Irwin reported [in Portsmouth in person to Stirling] that three soldiers, a settler and two boys (the Velvick brothers) had been murdered in the twelve months following Stirling’s departure, with reprisals killing far more natives. There had also been a considerable number of raids on stock and crops. In January 1833 one of the native leaders, Yagan, had been caught and incarcerated with some of his tribesmen on Carnac Island. In March relations were not improved when soldiers at Perth Barracks opened ﬁre on unarmed Aborigines who approached them for food. The natives had become understandably agitated when food was offered, but half taken back, and the soldiers had responded with gunﬁre. There is no record of reprimand. On 20 May Yagan’s father, Midgegooroo, was also captured, identified as one involved in the murder of the Velvicks, imprisoned and then executed by ﬁring squad two days later in the yard of the Barracks—with Irwin in attendance. There was no trial. This Stirling would have been aghast to hear, given his Proclamation guaranteeing equal rights. Irwin assured him (as he later put in writing to the Colonial Office) that the Executive Council had deliberated extensively before taking action, and had been convinced of its necessity founded on a knowledge of the character and disposition of the aborigines, after near four years intercourse. The previous lenient measures and forbearance of the Government, after they had with impunity murdered several of the settlers, having been considered to have had an injurious effect in causing the natives to believe the course pursued to be the result of fear of their superiority?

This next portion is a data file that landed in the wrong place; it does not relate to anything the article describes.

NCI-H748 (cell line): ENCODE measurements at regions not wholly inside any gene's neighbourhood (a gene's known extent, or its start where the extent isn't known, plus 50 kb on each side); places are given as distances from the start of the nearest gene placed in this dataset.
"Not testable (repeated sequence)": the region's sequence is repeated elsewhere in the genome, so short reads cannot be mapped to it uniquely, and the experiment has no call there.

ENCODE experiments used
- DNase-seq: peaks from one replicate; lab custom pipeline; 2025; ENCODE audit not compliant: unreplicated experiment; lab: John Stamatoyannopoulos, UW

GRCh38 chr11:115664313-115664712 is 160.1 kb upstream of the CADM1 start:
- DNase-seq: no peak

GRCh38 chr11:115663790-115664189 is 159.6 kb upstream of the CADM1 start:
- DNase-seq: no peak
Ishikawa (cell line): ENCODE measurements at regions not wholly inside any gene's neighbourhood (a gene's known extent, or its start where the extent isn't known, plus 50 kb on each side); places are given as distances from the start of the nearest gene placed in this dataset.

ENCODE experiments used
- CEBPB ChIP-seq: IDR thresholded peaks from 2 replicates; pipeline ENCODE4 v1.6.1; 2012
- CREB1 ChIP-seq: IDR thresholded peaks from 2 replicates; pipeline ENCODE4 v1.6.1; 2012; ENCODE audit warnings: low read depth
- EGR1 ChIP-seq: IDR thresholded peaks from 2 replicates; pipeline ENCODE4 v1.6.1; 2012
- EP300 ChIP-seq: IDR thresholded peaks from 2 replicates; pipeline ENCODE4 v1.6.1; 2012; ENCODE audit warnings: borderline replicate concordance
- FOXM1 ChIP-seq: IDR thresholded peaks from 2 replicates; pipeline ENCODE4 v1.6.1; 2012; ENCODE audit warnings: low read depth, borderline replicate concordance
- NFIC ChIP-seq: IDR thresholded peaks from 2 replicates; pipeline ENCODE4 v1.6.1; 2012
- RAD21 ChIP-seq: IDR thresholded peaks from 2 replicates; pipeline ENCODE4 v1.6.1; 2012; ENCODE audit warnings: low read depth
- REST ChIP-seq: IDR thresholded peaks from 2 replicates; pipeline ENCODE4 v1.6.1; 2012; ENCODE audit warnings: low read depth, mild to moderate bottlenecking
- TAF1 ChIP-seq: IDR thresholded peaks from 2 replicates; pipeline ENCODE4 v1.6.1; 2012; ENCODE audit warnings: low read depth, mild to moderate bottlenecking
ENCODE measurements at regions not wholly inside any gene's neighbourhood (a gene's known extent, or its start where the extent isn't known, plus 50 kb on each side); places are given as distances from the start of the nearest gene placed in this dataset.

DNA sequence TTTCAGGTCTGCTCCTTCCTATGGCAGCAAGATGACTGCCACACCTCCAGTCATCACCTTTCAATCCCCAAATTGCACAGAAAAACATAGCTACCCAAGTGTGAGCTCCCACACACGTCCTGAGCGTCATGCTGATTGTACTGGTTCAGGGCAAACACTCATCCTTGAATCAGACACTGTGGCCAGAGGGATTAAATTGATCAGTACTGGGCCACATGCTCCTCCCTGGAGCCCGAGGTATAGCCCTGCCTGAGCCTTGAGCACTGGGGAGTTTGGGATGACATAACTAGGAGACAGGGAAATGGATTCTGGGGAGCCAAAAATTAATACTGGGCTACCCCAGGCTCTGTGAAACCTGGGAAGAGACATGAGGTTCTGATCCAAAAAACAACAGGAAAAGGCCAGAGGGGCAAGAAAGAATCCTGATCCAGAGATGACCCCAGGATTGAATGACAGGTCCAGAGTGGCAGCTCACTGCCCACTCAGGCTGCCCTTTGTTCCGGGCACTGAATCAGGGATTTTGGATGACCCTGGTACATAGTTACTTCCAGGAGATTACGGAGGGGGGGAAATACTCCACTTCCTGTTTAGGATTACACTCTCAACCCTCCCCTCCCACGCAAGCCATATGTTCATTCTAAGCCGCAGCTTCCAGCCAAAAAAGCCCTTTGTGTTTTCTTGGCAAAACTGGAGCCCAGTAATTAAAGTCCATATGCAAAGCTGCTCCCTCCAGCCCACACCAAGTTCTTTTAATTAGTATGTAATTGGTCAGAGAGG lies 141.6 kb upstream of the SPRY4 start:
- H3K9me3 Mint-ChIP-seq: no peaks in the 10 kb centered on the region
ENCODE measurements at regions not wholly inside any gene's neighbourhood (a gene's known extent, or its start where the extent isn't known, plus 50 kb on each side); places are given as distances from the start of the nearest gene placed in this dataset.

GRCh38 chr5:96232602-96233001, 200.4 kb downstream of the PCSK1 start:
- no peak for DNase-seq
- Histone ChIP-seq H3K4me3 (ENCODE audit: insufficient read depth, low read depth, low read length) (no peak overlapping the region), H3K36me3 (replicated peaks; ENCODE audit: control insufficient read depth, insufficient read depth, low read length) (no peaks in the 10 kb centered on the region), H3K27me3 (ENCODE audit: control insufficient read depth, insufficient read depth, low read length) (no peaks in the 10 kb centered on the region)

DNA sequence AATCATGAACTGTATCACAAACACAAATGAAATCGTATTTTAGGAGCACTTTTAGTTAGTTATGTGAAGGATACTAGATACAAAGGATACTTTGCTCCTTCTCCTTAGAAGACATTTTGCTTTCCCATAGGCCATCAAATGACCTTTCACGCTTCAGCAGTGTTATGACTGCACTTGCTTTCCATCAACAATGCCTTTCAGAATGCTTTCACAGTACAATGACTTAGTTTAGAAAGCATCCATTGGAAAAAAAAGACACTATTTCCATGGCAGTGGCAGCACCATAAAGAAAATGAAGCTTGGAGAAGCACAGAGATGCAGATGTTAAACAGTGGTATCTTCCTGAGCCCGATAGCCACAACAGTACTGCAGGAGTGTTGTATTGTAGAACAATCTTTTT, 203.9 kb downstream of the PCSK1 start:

The Colonial Office later disapproved of the execution, not for reasons of injustice but for fear of reprisals. And more unrest had followed. Irwin had not had time to report in dispatches that Yagan had managed to escape from captivity and, after learning of his father’s fate, had became even more threatening. Stirling had met Yagan and would have agreed with George Fletcher Moore’s description of him as a ‘Wallace of the tribe’. He managed to evade capture for two months, continuing his raids on outlying properties, but committing no murders. As Moore recorded, ‘The truth is everyone wishes him taken but no-one likes to be captor ... there is something in his daring which one is forced to admire’ He was ﬁnally trapped on 15 August 1833 by two boys who met him in a pretence of friendship, then shot and killed him. Moore observed:
The arrest of Yagan was man's work! Boys unfortunately undertook it, without sufﬁcient steadiness; they were frightened at their own act, discharged their guns injudiciously, and ran away, by which the life of one of them was sacriﬁced.
Most of the settlers were more concerned with that death, of 16-year-old William Keats, than about Yagan. Yet the power and mystique of this native had impressed all, and led to his head and body cicatrices being preserved and sent for study in England (in fact, they arrived on the very same ship as Irwin). An uneasy peace had reigned in the colony after Yagan’s death, Irwin reported, which he hoped would last. Statham-Drew: 247-8.
The photo (from Wikipedia) is that of the Yagan memorial statue on Heirisson Island >
Hallam, S.J. 1981, 'The first Western Australians', in C.T. Stannage ed., A New History of Western Australia: 36-71.
Hasluck, Alexandra 1961, 'Yagan the patriot', Early Days, 5, 5, part 7: 35-48.
Hasluck, Alexandra 1967, 'Yagan ( - 1833)', Australian Dictionary of Biography, ANU.
Statham-Drew, Pamela 2003, James Stirling: Admiral and Founding Governor of Western Australia, UWAP.
Williams, A.E. 1984, Nedlands: From Campsite to City, City of Nedlands: 1-8.